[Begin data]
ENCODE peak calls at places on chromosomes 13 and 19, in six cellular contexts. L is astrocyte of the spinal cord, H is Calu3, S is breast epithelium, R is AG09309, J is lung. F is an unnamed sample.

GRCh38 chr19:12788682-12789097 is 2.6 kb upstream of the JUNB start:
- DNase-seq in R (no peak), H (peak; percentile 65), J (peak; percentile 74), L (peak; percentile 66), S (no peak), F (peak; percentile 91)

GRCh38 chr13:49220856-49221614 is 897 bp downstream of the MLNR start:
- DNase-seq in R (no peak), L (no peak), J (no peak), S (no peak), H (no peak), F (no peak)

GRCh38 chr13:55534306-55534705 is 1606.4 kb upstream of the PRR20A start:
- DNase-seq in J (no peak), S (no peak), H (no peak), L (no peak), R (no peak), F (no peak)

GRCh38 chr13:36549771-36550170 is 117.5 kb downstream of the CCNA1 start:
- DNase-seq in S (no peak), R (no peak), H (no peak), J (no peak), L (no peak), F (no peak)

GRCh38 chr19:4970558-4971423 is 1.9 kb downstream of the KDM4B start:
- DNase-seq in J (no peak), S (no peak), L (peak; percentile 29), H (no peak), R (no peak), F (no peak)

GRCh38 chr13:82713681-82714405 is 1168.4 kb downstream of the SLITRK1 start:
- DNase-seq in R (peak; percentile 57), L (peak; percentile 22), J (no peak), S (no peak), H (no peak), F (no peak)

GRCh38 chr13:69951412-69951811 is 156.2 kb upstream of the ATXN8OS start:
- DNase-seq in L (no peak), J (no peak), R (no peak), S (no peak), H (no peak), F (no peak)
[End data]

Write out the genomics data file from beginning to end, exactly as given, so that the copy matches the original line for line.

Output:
ENCODE peak calls at places on chromosomes 13 and 19, in six cellular contexts. L is astrocyte of the spinal cord, H is Calu3, S is breast epithelium, R is AG09309, J is lung. F is an unnamed sample.

GRCh38 chr19:12788682-12789097 is 2.6 kb upstream of the JUNB start:
- DNase-seq in R (no peak), H (peak; percentile 65), J (peak; percentile 74), L (peak; percentile 66), S (no peak), F (peak; percentile 91)

GRCh38 chr13:49220856-49221614 is 897 bp downstream of the MLNR start:
- DNase-seq in R (no peak), L (no peak), J (no peak), S (no peak), H (no peak), F (no peak)

GRCh38 chr13:55534306-55534705 is 1606.4 kb upstream of the PRR20A start:
- DNase-seq in J (no peak), S (no peak), H (no peak), L (no peak), R (no peak), F (no peak)

GRCh38 chr13:36549771-36550170 is 117.5 kb downstream of the CCNA1 start:
- DNase-seq in S (no peak), R (no peak), H (no peak), J (no peak), L (no peak), F (no peak)

GRCh38 chr19:4970558-4971423 is 1.9 kb downstream of the KDM4B start:
- DNase-seq in J (no peak), S (no peak), L (peak; percentile 29), H (no peak), R (no peak), F (no peak)

GRCh38 chr13:82713681-82714405 is 1168.4 kb downstream of the SLITRK1 start:
- DNase-seq in R (peak; percentile 57), L (peak; percentile 22), J (no peak), S (no peak), H (no peak), F (no peak)

GRCh38 chr13:69951412-69951811 is 156.2 kb upstream of the ATXN8OS start:
- DNase-seq in L (no peak), J (no peak), R (no peak), S (no peak), H (no peak), F (no peak)